You have some types of chemotherapy over several days. You might be able to have some drugs through a small portable pump that you take home.
For some types of chemotherapy you have to stay in a hospital ward. This could be overnight or for a couple of days.
Some hospitals may give certain chemotherapy treatments to you at home. Your doctor or nurse can tell you more about this.
Clare Disney (nurse): Hello, my name is Clare and this is a cancer day unit.
So when you arrive and you’ve reported into with the receptionist, one of the nurses will call you through when your treatment is ready, sit you down and go through all the treatment with you.
Morning, Iris. My name is Clare. I am the nurse who is going to be looking after you today. We’re going to start by putting a cannula in the back of your hand and giving you some anti sickness medication. And then I am going to come back to you and talk through the chemotherapy with you and the possible side effects you may experience throughout your treatment. Is that okay?
Before you have each treatment you’ll need to have a blood test to check your bloods are okay. And you’ll also be reviewed by one of the doctors to make sure you’re fit and well for your treatment. Sometimes you’ll have the blood test taken on the day of your treatment; other times you’ll have it the day before your treatment when you see the doctor.
Each chemotherapy is made up for each individual patient, depending on the type of cancer they have and where it is and depending their height, weight and blood results.
So, depending on where your cancer is some people have their chemotherapy drug, their cancer drug by drip, some will have an injection and other people will have tablets.
So, Iris, your chemotherapy is going to be given to you in what we call cycles and the cycles are given every three weeks for a period of six cycles. So, you will be coming in for approximately five months for your chemotherapy.
Depending on where your cancer is and what type of cancer you have will be dependent on how often you come in for treatment. An example of a treatment cycle would be for you to come in on Day 1, Day 8 and Day 15 then to have a week’s break before you come back again for Day 1 treatment.
Depending on the type of treatment that you are having we will also give you some anti sickness tablets to take alongside your chemotherapy and also some drugs to prevent any reactions if that’s appropriate.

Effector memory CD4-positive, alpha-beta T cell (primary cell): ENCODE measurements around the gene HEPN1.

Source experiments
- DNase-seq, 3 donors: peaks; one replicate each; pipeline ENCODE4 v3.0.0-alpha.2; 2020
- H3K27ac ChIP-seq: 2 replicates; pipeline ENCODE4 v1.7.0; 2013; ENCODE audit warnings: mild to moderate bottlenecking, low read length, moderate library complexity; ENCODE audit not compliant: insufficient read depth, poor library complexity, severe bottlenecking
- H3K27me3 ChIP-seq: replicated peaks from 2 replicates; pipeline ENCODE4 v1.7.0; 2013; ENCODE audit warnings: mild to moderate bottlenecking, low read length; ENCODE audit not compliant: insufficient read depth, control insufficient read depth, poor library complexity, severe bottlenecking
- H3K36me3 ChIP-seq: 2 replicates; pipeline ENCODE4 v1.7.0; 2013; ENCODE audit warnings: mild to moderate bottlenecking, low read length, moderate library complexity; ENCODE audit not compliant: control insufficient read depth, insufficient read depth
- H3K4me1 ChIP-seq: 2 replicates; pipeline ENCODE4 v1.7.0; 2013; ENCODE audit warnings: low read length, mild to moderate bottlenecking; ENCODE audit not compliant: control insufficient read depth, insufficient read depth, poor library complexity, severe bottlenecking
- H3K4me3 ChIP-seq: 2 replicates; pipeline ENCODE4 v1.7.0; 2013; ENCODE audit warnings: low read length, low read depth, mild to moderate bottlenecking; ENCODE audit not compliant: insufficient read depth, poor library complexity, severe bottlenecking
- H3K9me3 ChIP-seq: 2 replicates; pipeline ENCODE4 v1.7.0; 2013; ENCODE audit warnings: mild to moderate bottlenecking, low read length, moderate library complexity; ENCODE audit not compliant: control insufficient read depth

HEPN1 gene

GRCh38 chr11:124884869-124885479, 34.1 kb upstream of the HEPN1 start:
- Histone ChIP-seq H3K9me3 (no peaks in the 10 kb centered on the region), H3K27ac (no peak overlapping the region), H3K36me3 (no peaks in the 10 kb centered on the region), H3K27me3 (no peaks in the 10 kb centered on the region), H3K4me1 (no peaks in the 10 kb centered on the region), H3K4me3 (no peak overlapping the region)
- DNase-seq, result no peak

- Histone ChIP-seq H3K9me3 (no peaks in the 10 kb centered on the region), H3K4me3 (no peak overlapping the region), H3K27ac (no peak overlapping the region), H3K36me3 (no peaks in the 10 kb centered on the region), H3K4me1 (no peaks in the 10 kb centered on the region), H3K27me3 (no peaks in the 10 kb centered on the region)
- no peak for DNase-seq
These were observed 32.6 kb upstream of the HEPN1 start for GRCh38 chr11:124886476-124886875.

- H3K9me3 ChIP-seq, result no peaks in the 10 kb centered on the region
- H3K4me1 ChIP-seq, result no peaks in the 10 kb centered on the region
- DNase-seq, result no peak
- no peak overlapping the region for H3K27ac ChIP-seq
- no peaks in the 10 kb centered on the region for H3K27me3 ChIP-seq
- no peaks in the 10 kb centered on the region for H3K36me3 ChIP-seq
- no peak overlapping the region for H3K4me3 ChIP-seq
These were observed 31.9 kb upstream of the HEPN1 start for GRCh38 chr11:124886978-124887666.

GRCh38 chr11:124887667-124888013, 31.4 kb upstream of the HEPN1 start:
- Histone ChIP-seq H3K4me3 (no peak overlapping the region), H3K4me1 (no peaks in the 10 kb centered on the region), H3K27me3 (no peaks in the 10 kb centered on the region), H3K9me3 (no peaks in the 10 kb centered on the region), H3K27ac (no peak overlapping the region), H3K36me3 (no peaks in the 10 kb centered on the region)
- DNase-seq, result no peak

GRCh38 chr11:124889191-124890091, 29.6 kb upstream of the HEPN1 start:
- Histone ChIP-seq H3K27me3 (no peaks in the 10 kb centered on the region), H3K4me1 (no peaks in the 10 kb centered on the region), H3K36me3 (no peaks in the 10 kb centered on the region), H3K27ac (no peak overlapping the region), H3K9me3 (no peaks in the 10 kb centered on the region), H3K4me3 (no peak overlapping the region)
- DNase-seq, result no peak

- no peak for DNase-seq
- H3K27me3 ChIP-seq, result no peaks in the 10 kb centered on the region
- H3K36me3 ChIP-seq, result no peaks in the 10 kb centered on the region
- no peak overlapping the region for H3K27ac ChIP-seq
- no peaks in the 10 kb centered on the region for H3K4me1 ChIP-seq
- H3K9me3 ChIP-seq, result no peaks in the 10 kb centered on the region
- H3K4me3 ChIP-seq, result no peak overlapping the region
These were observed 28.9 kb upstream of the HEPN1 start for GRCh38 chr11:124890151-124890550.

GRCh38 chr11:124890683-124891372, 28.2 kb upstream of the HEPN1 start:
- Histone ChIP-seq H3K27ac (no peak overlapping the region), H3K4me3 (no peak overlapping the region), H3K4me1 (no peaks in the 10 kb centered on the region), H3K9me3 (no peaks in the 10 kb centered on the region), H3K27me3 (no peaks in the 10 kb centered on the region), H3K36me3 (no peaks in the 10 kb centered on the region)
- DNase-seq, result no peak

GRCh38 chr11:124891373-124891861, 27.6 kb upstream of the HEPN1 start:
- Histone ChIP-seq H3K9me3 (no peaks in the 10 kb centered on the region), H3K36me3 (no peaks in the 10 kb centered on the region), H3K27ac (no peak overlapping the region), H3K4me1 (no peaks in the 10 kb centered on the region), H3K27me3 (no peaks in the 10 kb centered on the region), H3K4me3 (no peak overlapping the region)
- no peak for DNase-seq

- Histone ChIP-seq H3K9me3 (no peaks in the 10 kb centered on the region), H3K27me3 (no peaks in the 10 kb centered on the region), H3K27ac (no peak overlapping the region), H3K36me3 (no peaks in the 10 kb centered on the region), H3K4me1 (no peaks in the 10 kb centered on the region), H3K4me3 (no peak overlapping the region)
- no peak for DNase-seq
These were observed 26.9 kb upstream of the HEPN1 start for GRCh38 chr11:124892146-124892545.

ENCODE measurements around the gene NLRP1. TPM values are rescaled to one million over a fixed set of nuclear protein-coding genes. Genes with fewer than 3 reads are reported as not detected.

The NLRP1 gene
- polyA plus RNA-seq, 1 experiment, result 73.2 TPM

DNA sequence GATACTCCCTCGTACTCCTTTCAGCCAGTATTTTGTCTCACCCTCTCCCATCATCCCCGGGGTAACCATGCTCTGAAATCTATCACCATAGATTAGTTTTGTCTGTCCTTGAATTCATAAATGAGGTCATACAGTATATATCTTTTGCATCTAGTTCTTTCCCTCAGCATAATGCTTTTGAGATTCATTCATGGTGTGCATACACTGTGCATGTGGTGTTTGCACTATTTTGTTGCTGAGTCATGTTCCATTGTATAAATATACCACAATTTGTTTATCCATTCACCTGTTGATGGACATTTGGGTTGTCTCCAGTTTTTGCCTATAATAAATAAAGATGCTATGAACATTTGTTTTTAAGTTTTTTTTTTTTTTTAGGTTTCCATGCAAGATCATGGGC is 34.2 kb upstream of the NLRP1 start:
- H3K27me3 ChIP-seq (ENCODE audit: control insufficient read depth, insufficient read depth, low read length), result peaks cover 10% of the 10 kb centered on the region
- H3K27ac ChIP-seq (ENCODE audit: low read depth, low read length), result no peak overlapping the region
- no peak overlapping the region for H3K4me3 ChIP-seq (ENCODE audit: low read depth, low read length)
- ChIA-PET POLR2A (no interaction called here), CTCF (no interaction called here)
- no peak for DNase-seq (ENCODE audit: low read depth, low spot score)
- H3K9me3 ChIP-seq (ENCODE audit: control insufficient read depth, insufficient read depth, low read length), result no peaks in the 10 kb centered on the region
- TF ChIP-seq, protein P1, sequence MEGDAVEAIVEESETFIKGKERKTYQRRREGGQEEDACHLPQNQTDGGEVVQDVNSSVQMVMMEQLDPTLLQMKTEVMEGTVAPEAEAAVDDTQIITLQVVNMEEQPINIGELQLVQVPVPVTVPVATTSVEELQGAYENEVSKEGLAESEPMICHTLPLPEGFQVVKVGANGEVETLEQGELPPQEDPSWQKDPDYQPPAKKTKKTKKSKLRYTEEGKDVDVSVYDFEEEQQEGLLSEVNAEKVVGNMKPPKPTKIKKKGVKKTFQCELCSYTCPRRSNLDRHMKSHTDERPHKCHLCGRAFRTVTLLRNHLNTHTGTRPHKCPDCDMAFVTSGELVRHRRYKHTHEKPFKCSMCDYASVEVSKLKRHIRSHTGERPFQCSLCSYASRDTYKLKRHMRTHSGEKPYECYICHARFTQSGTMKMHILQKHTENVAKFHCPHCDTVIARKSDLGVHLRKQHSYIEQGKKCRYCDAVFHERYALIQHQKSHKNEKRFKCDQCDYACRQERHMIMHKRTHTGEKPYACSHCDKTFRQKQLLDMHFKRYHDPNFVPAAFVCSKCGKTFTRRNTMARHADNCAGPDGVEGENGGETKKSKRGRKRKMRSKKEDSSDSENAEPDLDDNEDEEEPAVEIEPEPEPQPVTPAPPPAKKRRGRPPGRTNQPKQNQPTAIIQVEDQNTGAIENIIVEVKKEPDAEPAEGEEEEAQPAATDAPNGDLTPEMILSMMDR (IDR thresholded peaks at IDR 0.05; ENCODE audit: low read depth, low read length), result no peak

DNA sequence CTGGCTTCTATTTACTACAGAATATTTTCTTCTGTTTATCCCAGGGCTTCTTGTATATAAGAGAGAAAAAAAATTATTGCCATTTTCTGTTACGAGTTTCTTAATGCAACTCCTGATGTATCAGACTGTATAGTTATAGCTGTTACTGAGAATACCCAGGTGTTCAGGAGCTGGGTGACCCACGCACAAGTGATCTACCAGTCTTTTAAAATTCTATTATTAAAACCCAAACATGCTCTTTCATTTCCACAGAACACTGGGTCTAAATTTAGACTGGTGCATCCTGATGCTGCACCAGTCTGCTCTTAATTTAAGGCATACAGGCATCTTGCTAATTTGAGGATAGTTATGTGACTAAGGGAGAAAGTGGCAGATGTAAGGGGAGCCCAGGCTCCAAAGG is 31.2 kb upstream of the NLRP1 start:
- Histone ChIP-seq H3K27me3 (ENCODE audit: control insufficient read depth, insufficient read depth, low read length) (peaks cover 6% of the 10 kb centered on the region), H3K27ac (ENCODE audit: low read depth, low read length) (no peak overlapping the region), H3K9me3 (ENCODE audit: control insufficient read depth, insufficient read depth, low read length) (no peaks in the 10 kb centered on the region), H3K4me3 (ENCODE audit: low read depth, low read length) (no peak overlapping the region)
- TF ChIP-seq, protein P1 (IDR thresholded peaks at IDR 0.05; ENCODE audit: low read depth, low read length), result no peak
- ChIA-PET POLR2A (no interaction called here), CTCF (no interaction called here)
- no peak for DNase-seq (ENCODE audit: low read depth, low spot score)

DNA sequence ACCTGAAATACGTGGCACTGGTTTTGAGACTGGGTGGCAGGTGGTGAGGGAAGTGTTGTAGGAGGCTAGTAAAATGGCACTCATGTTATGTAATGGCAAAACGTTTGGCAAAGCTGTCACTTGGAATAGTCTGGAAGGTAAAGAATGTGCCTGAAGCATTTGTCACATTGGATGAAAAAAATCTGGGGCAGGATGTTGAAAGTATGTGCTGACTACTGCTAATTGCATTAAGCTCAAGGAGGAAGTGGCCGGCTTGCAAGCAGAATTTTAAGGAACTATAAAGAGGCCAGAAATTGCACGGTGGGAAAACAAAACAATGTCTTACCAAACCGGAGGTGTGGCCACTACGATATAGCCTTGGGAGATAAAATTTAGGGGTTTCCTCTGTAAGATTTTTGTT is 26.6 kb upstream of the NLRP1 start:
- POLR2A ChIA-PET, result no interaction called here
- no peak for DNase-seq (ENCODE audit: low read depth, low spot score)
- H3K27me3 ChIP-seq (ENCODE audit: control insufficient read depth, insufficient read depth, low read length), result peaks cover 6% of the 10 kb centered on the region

All chemotherapy is given over different time periods so it’s best to check with your nurse about how long you are likely to be in the unit for. This can range from anything up to an hour to an all day treatment slot so please be prepared to bring along some bits to keep you occupied books and music.
So, before you go home it’s important to make sure you have got the tablets you need to go home with your anti sickness medications and any other symptom control tablets that you may require. Also, to make sure that you’ve got the telephone numbers for the oncology unit to phone if you have a temperature or you are experiencing any other symptoms at home that you need to ask advice about.
So, please make sure when you leave the unit that you’ve got all the information you require and if you’ve got any questions at all don’t hesitate to ask the nurse who will be able to answer them for you.
Before your next cycle of treatment you will come in and see the doctor in the clinic room, you’ll have a blood test and an examination to make sure you are fit and well for treatment you will then come back the following day or later on that week for treatment.
Before you start chemotherapy
You need to have blood tests to make sure it’s safe to start treatment. You have these either a few days before or on the day you start treatment. You have blood tests before each round or cycle of treatment.
Common chemotherapy side effects include:
- feeling sick
- loss of appetite
- losing weight
- feeling very tired
- a lower resistance to infections
- bleeding and bruising easily
- diarrhoea or constipation
- hair loss
Side effects depend on:
- which drugs you have
- how much of each drug you have
- how you react
Tell your treatment team about any side effects that you have.
When you go home
Chemotherapy for eye cancer can be difficult to cope with. Tell your doctor or nurse about any problems or side effects that you have. The nurse will give you telephone numbers to call if you have any problems at home.